Just when you thought it was safe to go back on the Nürburgring, along comes Renault with yet another version of the Renaultsport Megane. Bad news if you’re Seat, and were hoping to hold onto your front-wheel drive lap record a little longer; everyone else, please be upstanding for the Megane RS 275 Trophy-R, spiritual successor to the previous-generation Megane R26.R.
Not to be confused with the lesser Megane Trophy, the Trophy-R is the exact spec of Megane that carved four seconds off the Leon Cupra 280’s 7min 58sec Nordschleife lap time in May 2014 – thus returning the record to Renault at 7min 54sec.
And by exact spec, we mean the test car has neither radio nor air-conditioning, but does enjoy a lightweight lithium ion battery, 350mm front brakes, and the same dubious paint and stickers as the record breaker. It also costs nearly forty grand…
£40k for a Renault Megane and you don’t even get a radio? What on earth is going on here?
Imagine a riot in four-wheeled form. While the regular Trophy already sports this car’s uprated 271bhp 2.0-litre turbo petrol and Akrapovic titanium exhaust, the R features expensive Öhlins adjustable dampers, exotic Allevard composite front springs and Michelin Pilot Sport Cup 2 tyres for extra handling chops.
It’s also almost 100kg lighter – so although Renault will let you option back the radio for £500 (the price including sat-nav for your trouble) that would be tangential to the spirit of the thing. Stand strong. At least until you learn that a lot of the weight saving has come via removal of the sound deadening. After three hours on the motorway, we’d say it’s probably best to order that radio after all.
The standard seats are also entirely absent – the fronts replaced by a gloriously focused pair of fixed-back Recaro buckets, the rears by a strut bar and shopping-saving storage nets. Yep, this is a two-seater not-so-family hatchback. The same £1995 ‘Nürburgring Pack’ that gives you the fancy battery and big brakes (both of which are also lighter than standard) includes racing harnesses and a set of tyre covers, Renault having made sure four full-sized wheels will fit comfortably in the back.
Don’t think this is a gimmick: the Pilot Sport Cups are awesome in the dry and effective in the damp – but will see you shed some personal kilos if you hit standing water in the wet. Scotchgard the seat fabric before setting off.
You’re making the Trophy-R sound scary – is it?
Torrential precipitation situations aside, quite the opposite. This car has been set up to deliver scintillating long-distance lap times, and as such it is hugely sticky in the turns. On the road you lose perhaps a smidgeon of the playfulness present in other rapid Renaults, but gain instead superb stability and precision. You can tell plenty of time and money has been spent on the chassis: it soaks up mid-corner bumps beautifully while keeping the Trophy-R flat and thoroughly engaged with the road surface.
The standard Renaultsport limited slip diff and ‘PerfoHub’ double-axis front suspension keeps the torque steer in check – though you will still feel the wheel tug if you’re hard on the throttle as you cross the centre line for an overtake. Not that you need to be hard on the throttle at this point; the engine is mighty and builds revs so fast you’ll be glad of the little upshift bing ahead of the limiter. Assuming you hear it. Which isn’t guaranteed.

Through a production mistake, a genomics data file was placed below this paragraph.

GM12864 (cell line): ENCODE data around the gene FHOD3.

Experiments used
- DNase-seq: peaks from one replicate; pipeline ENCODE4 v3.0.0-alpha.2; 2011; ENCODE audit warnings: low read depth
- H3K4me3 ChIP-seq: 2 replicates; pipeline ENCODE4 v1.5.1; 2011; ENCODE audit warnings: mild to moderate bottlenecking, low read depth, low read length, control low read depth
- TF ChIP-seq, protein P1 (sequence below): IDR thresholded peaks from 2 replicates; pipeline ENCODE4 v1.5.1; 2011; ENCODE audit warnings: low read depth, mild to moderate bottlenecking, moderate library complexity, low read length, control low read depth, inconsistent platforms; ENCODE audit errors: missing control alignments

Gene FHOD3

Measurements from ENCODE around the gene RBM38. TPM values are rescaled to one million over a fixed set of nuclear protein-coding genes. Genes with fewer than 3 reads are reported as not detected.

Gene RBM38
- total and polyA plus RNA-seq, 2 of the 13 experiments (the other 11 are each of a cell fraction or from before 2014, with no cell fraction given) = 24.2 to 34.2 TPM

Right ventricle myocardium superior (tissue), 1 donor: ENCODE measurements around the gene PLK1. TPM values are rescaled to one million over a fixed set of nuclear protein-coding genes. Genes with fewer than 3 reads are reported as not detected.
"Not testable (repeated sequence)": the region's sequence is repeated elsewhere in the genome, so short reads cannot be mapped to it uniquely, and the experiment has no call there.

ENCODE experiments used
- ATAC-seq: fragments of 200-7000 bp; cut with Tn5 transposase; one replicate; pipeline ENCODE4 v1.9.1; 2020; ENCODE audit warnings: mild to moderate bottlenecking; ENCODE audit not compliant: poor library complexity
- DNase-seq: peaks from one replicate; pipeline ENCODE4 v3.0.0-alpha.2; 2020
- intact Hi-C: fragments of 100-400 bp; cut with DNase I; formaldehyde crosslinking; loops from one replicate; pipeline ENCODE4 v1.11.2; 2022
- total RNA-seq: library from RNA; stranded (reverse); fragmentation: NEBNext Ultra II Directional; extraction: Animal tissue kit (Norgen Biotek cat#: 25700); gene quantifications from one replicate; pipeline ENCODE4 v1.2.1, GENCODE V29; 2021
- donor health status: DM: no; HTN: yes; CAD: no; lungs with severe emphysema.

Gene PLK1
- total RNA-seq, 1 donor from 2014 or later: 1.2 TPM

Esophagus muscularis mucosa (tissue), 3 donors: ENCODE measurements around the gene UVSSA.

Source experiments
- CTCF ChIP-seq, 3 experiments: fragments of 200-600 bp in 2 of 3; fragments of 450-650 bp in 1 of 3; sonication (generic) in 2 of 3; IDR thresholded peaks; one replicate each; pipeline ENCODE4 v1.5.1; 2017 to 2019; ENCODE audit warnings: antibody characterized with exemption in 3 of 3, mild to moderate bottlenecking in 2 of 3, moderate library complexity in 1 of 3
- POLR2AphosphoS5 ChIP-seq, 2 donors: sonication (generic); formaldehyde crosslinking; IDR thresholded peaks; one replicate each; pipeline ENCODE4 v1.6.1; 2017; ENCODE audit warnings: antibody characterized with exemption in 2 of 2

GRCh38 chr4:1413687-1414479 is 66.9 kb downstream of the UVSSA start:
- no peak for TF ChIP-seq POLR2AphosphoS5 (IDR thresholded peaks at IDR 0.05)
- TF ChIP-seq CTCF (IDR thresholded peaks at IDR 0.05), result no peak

The Trophy-R is surprisingly refined at a cruise. Nail the right hand pedal to the stop, however, and like the R26.R before it, the combination of induction roar and Ti exhaust makes this incredibly distinctive scouring noise. It’s as if you’ve got Darth Vader trapped under the bonnet, but instead of saying ‘Luke, I am your father,’ he’s screaming ‘I’ll puke if you go any faster!’
Ok, I’m starting to get the picture – what’s not to like?
Not much. Throwing a little frisson of challenge into the mix, really committed upshifts are accompanied by a pop from the tailpipe – so whenever you don’t get one, the car is basically suggesting you aren’t trying hard enough. But hold the current gear too long and you’ll clatter into the rev limit, your failure to execute advertised to the world by a rat-tat-tat from the exhaust like a machine gun. Just try and keep a straight face, we dare you.
Further popping and banging is also present and correct for all your tarmac rallying fantasy pleasure, the steering weight is meaty and accurate, and you get to change gear with a proper six-speed manual gearbox. Making the Trophy-R something of an antidote to the digitally enhanced, flappy-paddle random ratio-ness of the current Renaultsport Clio. Then again, you are paying twice the price.
Which brings us back to that particular éléphant dans la pièce. Without options the Trophy-R is £36,430, our test car came in at £39,300 (and that’s before spending the £1000 required for infotainment and climate control). We’re not disputing the value of the underlying hardware; the question is whether you could stomach the quality of the cabin materials, which struggle to justify themselves in an entry-level Megane, let alone this one.
Only 30 Trophy-Rs will be offered for sale in the UK, out of a total production run of 250 – so it’s rare as well as exceptionally rapid. Judged by lap times alone, this is the ultimate expression of Renaultsport’s prowess; yet it’s far from too extreme to use on the road. Even the ride quality is more than acceptable. The price on the other hand… well, that’s up to you.